As I wrote a few years ago, judges in Florida may not be Facebook friends with any lawyer who may appear before the judge. (Opinion 2009-20, Nov. 17, 2009). Last month, the Florida Judicial Ethics Advisory Committee made clear that this prohibition extends beyond Facebook. In Opinion Number 2012-12, issued on May 9, 2012, the Committee opined that a judge may not be “connected” to lawyers who may appear before him on any social-networking site—including LinkedIn. The inquiring judge had posited that Facebook and LinkedIn have distinctly different purposes—one for personal use and one for professional use. Therefore, the inquiring judge asked, shouldn’t there be different standards for judges’ use of the two sites?
The Committee did not agree. Instead, it held that the relevant inquiry is not about the website or social-networking site or its purpose. Instead, the Committee determined that the process of selecting friends or connections “and the fact that the names of those friends or connections are then communicated – often, but not always, selectively to others – that violates Canon 2B, because by doing so the judge conveys or permits others to convey the impression that they are in a special position to influence the judge.”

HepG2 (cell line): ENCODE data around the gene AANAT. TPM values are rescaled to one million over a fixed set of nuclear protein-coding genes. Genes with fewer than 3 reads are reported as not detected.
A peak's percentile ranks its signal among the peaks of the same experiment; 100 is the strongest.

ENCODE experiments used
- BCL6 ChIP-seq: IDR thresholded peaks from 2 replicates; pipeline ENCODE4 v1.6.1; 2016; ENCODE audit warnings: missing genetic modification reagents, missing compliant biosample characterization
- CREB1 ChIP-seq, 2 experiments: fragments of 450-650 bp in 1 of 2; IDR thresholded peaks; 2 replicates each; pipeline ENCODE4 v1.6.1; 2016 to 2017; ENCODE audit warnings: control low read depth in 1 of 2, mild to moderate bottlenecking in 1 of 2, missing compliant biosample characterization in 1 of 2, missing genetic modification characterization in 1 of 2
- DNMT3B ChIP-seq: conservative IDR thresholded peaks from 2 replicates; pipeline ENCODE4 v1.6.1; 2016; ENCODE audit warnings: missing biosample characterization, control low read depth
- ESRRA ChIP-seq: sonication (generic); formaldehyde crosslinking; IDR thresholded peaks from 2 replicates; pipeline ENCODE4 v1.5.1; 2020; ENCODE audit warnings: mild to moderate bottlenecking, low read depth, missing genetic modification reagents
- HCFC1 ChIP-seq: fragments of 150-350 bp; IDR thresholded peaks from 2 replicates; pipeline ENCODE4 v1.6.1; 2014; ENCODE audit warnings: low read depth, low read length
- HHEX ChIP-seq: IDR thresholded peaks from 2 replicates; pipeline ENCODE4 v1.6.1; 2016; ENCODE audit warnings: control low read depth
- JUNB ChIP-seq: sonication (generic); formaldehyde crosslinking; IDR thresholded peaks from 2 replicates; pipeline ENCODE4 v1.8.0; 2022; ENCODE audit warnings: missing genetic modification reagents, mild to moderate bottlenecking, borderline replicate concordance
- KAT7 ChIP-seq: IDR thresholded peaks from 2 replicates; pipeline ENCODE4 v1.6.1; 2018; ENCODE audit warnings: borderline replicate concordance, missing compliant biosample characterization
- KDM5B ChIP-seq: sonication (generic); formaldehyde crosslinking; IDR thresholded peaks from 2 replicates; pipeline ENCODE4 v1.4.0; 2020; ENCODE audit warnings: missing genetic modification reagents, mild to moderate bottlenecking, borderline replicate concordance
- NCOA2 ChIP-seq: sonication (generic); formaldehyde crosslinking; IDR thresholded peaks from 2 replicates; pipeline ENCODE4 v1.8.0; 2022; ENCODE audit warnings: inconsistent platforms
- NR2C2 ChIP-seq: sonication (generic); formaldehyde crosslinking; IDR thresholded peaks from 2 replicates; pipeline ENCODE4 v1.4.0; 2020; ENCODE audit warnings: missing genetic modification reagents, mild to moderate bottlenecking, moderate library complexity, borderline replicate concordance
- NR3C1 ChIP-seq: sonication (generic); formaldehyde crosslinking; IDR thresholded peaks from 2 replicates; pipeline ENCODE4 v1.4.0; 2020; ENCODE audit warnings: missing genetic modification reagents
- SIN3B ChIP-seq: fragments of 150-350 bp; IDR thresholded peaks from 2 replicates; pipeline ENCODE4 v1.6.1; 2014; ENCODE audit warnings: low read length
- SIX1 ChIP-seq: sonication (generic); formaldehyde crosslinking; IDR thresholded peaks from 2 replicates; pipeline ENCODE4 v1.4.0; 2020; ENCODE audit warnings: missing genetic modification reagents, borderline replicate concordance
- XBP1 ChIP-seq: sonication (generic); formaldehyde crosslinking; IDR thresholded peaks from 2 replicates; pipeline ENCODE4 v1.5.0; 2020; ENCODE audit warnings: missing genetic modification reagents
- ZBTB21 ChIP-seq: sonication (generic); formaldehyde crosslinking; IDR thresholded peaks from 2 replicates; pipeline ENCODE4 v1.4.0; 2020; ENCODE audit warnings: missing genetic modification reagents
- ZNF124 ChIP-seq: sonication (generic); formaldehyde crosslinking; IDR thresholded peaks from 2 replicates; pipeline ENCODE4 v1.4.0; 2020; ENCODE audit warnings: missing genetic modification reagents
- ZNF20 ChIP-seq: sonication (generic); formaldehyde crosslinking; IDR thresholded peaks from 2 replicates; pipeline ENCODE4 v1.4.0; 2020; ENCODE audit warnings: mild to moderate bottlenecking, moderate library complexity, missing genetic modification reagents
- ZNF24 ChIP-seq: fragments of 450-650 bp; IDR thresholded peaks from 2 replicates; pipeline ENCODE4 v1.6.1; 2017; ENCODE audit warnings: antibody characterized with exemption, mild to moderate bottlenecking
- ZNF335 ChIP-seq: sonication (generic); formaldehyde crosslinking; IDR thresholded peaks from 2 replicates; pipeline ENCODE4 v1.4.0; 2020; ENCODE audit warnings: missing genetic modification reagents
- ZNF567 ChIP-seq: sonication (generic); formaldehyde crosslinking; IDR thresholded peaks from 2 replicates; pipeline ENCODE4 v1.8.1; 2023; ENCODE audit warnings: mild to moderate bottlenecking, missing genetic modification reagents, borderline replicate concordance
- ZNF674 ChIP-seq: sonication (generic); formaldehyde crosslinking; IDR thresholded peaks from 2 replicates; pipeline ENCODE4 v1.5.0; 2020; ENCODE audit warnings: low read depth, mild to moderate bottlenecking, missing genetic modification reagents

Massachusetts judges also may not be “friends” online with any attorney who may appear before the judge. (Op. No. 2011-6). So can judges in California, although that State’s opinion seems more qualified. (Formal Op. No. 66) (2011). Ethics opinions from Kentucky and Ohio reached a similarly qualified “yes.” (Op. JE-119) (Jan. 2010); (Op. 2010-7) (Dec. 2010).
Other states’ judicial-ethics committees have come out differently than the Florida committee. For example, Judges in South Carolina are not prohibited from being Facebook friends with law enforcement officers and employees who work for the judge, provided there is no discussion of anything related to the judge’s official duties. (Op. No. 17-2009) (Oct. 2009). Judges in New York also are permitted to participate in social-networking, provided the judge otherwise complies with the rules of ethics. (Op. 08-176) (Jan. 2009).
But, in a Pennsylvania decision rendered earlier this year, a court determined that a judge had abused his discretion by not recusing himself from a case in which he was Facebook friends with the defendant, a local politician.
And then there’s the example of the New York criminal judge who was transferred after some of the lawyers who appeared before him complained that the judge had sent them Facebook friend requests.